On Wednesday, a three-person Atlanta-based U.S. Court of Appeals panel ruled unanimously that the Department of Justice can continue investigating Donald Trump for having potentially violated the law by keeping presidential records, including classified documents, at his Mar-a-Lago residence and club in Florida. (One of the locations in which he allegedly stored such material was a closet near the Mar-a-Lago pool.)

Trump had moved to halt the investigation by arguing that an independent “special master” was needed to determine if any of the materials at issue are protected by “executive privilege”—the president’s right to keep certain records of internal deliberations private—and therefore lawfully his. A Florida district judge who Trump had himself appointed ruled in his favor, halting the DOJ’s work.

The government then brought the case to the appeals court, arguing that it should at least be able to continue working with the classified materials that were recovered from Mar-a-Lago.

On Thursday, the appeals panel took the government’s side, unfreezing the investigation into the classified material. In doing so, it rejected a number of arguments that Trump’s legal team had made, and in the process cited one particular Supreme Court decision that the folks at home got a kick out of:

That would be Lloyd Cobbledick—or at least his Bay Area-based glass company. And from what I could piece together with the help of Slate’s legal team and a Twitter account run by an individual pretending to be a bear that can talk and play hockey, here’s the story:

• Lloyd Cobbledick—who had a son and grandson who were also named Lloyd Cobbledick—founded a glass company in Oakland in 1891. (He also went on to serve on the city council.)

• Successive Lloyd Cobbledicks took over the company. In 1940, now called Cobbledick-Kibbe, it was one of several area glassmakers investigated by the Roosevelt administration for alleged price-fixing.

• In the course of that larger investigation, attorneys representing the middle Cobbledick wanted to quash a subpoena that was issued to him. That effort was denied, and Cobbledick ultimately went all the way to the Supreme Court to appeal the denial. In 1940, the Court ruled, roughly speaking, that you don’t necessarily have the right to appeal a ruling against you if it’s just one part of a larger proceeding, the outcome of which you will be able to appeal. (This document appears to indicate that the larger case was ultimately settled with agreements to pay a fine.)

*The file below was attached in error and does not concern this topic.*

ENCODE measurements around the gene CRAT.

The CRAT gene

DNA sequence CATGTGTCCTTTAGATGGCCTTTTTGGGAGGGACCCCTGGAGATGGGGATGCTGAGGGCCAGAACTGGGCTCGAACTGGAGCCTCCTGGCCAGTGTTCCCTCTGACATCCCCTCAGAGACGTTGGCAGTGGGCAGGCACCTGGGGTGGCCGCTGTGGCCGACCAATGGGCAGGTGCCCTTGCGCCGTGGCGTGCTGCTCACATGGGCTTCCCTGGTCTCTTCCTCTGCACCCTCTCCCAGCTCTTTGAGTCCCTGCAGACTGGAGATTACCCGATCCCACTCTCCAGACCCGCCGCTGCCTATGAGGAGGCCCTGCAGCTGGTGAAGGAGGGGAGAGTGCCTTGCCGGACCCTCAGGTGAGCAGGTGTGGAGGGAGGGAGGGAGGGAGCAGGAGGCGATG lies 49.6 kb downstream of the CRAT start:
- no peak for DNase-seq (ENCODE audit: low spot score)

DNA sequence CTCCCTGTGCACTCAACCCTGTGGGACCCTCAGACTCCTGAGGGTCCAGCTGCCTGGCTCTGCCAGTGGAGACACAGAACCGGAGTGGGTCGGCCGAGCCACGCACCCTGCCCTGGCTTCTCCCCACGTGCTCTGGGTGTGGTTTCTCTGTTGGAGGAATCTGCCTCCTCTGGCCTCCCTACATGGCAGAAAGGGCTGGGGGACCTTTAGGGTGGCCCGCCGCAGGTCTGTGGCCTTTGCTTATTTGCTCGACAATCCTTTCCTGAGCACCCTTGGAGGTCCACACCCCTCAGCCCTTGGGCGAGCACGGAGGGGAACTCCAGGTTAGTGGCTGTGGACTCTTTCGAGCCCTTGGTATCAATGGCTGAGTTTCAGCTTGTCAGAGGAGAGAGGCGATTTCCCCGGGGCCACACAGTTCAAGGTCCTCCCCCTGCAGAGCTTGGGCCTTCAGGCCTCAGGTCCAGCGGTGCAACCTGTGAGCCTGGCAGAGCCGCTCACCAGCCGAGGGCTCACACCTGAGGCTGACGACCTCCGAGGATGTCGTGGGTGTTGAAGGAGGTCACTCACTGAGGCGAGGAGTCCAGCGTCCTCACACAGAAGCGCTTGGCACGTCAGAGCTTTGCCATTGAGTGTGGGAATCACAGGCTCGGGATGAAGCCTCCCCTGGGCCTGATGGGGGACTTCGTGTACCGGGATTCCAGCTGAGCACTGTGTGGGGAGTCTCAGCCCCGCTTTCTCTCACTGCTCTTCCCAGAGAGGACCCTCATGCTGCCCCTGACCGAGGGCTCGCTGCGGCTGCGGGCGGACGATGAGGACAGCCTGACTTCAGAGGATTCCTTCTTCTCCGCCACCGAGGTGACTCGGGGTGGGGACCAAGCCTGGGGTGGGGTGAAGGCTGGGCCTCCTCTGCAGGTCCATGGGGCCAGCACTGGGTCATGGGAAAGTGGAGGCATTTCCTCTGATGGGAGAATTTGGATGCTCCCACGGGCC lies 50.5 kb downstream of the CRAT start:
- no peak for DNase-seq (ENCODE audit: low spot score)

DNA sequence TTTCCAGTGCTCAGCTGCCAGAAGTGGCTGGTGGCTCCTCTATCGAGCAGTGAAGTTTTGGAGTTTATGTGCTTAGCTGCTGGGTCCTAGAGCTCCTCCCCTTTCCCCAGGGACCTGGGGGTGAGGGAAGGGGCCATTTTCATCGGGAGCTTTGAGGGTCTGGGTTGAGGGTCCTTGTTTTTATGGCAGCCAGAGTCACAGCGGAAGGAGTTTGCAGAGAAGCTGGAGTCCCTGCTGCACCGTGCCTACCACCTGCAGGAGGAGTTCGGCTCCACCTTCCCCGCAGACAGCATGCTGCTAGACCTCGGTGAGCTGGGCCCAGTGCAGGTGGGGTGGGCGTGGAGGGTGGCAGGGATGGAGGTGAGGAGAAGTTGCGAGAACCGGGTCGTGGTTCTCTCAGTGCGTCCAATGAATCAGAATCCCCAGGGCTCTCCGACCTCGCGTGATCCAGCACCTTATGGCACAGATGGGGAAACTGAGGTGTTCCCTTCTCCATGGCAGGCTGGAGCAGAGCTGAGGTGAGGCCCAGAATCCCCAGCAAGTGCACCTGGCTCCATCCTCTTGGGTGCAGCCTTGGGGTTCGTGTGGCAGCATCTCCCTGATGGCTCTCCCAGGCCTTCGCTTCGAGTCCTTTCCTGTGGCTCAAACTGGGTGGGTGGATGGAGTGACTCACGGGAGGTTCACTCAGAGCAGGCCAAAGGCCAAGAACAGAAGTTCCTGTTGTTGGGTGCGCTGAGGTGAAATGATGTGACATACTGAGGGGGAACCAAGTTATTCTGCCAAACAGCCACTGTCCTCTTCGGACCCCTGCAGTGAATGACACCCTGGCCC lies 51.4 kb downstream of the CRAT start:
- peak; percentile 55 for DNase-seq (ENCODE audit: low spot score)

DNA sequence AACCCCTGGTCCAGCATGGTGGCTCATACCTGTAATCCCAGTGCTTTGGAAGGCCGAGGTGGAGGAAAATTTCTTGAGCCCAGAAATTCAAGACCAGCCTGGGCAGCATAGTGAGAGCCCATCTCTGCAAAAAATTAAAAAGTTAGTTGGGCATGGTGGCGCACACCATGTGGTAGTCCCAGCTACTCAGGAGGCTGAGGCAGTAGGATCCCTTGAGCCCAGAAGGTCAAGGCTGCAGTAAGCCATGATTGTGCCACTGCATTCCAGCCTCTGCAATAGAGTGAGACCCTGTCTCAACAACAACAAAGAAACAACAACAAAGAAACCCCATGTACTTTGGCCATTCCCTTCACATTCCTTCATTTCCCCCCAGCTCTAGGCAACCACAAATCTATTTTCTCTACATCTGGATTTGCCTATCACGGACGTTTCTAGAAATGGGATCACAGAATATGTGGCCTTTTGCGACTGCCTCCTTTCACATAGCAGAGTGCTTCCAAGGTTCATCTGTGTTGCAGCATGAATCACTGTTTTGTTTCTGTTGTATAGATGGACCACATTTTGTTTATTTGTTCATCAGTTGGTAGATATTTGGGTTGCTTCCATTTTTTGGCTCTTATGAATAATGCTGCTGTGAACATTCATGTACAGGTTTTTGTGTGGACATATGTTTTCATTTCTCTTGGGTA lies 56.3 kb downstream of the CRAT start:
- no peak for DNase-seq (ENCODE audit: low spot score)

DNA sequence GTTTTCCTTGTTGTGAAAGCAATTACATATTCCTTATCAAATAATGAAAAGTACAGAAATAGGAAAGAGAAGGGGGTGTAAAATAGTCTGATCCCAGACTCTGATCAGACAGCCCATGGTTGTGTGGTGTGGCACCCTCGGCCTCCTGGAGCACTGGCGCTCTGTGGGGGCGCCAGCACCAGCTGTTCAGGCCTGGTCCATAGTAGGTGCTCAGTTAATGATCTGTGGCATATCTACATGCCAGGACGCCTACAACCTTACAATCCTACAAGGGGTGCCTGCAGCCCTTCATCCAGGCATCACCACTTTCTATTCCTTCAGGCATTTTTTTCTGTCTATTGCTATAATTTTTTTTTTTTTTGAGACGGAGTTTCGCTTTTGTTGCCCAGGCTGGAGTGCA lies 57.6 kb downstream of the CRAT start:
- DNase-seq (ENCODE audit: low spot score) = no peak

• At some point, Cobbledick-Kibbe went out of business. (This April 2001 article in the trade publication US Glass blames “bean counters” for the firm’s demise, but doesn’t say exactly when it took place.)

• In 2022, Trump’s legal team argued that the “stigma” of potential prosecution, and the damage it could cause to his reputation, was a factor weighing against the government’s right to maintain possession of the material at issue in his case. The appeals court cited Cobbledick (and other cases) in ruling that the stigma associated with merely being investigated did not override the other principles at stake. In essence it said that because Trump will ultimately have other avenues available to him to clear his name—like Lloyd Cobbledick did—this piece of the investigation into him can proceed, even if it makes him look bad.

And that’s what we call Big Cobble Energy! LMAO.

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